Then he will heed your advise. Your buddy has to lose money first. It's unfortunate but that's how dumb people learn.
Deal Guru
User avatar
Mar 31, 2008
11861 posts
2290 upvotes
Toronto
No. Alot of people I know have bought new. I guess people either go for new, or are at the other extreme at going to those shady looking car dealers run out of a trailer. There must be a reason why so many exist. Also, with a car, I find that people's perspective are so different depending on their background. Their assessment of risk, safety, mechanical understanding, initiative to learn, expectations, trust, and philosophy behind what it means to own a car.

Often, I find there is very little that can be done to sway people's core principles on it. I for one have the philosophy of used cars. But I would do much more research behind the history of the car as well as mechanical shape.
Sr. Member
May 5, 2009
616 posts
320 upvotes
Vancouver
Had the same thing with someone I know. Asked me for advice and I even offered to gohelp him look at car. He ended up going with some other guy he trusted and ended up with a car throwing oxygen sensor, thermostat and misfiring codes lol. Not to mention the burning of 1 quart of oil per tank of gas. Even listened to his friend on switching to synthetic LOL.

He paid 6500 plus taxes and fees from the same type of shady dealership and ended up paying 8700 out the door smh. Got hosed big time lol.
He ended up replacing brakes and rotors at community college to fix a noise he thought the brakes were causing lol. Noise persisted.

Dropped off his car at mechanic and said just look over it and see what's wrong, suspension bushings, wheel bearing replaced incorrectly with more clanking than before. Brought it back to *fix* new problem created.

Keeps asking me he same question about his oil burning and getting me to pull his error codes but now I just say I'm busy since it's became a bi weekly thing. Haven't talked to him in 10 months luckily. Don't need time wasters when I have 2 kids
Newbie
Oct 26, 2009
27 posts
23 upvotes
Hamilton
People like that keep the used car industry happy.

It's his dime and his time. Why do you care? You did your part.
Deal Expert
Aug 2, 2004
33722 posts
7364 upvotes
East Gwillimbury
You can lead a horse to water, but you can't make him drink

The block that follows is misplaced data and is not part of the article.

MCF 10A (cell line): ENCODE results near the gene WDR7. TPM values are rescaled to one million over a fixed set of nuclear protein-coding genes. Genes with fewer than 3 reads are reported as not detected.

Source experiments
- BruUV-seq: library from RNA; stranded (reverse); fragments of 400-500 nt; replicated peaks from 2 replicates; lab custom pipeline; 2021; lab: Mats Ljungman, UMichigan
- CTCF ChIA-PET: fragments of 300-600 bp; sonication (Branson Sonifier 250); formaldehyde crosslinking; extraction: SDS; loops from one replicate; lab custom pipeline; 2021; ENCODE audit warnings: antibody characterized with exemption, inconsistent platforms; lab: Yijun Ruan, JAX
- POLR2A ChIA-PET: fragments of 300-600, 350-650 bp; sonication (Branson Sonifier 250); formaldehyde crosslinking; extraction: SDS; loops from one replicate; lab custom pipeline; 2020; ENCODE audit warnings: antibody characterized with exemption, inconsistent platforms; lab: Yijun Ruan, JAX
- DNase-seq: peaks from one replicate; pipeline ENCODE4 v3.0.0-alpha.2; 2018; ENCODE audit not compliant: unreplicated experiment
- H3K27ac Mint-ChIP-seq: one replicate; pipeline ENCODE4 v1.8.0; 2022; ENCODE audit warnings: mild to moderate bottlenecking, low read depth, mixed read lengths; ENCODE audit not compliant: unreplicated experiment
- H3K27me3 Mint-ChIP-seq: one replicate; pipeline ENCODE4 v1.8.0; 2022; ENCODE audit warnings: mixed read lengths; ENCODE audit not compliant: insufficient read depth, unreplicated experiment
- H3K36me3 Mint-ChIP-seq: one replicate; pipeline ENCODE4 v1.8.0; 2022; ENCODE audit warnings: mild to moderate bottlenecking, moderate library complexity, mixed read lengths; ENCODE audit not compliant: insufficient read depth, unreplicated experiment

I wouldn't give him any more advice, he is obviously not interested in hearing it
Deal Expert
User avatar
Oct 26, 2003
35122 posts
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Winnipeg
people who don't know cars should just buy new at dealership, like people who don't know computers shouldn't be building one themselves, but this is rfd, seems people kept giving others advice as if everyone is capable or interested in stick handling it themselves.
Deal Expert
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Jan 27, 2004
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T.O. Lotto Captain
This is how used car dealerships stay alive

In reality... those accident cars aren't that bad... They're drive able, just with bad re-sale value. Salvage/totaled is a different story.
But even a minor bump @ 20 kmph can cause $10k in damage.

imagine someone changing lanes during rush hour without checking their blind spot. They get the entire side dented/scrapped from back to front. This can happen at 30kmph with no frame damage... This will probably cost $10k to fix depending on how bad it is.
Deal Expert
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Oct 13, 2009
21190 posts
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Iqaluit, NU
UrbanPoet wrote: This is how used car dealerships stay alive

In reality... those accident cars aren't that bad... They're drive able, just with bad re-sale value. Salvage/totaled is a different story.
But even a minor bump @ 20 kmph can cause $10k in damage.

imagine someone changing lanes during rush hour without checking their blind spot. They get the entire side dented/scrapped from back to front. This can happen at 30kmph with no frame damage... This will probably cost $10k to fix depending on how bad it is.
Some stupid ass Arab woman in a POS civic did this to me last week. Had to swerve onto the shoulder to avoid her. She got a good 20-25 seconds of horn.
Re: Procurement, Life & RFD
nasa25: say you won it in a raffle. That's what I do with like 86% of my purchases
infinityloop: Lying to your SO seems like an unhealthy long term strategy
nasa25: lmao
Deal Fanatic
User avatar
Jul 26, 2007
5474 posts
2998 upvotes
Toronto
Have same problem with my friend whom I offer to go with him to buy his current/future POS everytime but he always end up buying it cuz he said he is busy. The used cars however always becomes crap after a year later and I ofcourse laugh at him everytime.

Why do they do this? I think because of pride. He knows I am a car nut and he needs to somehow prove he is fine without my help.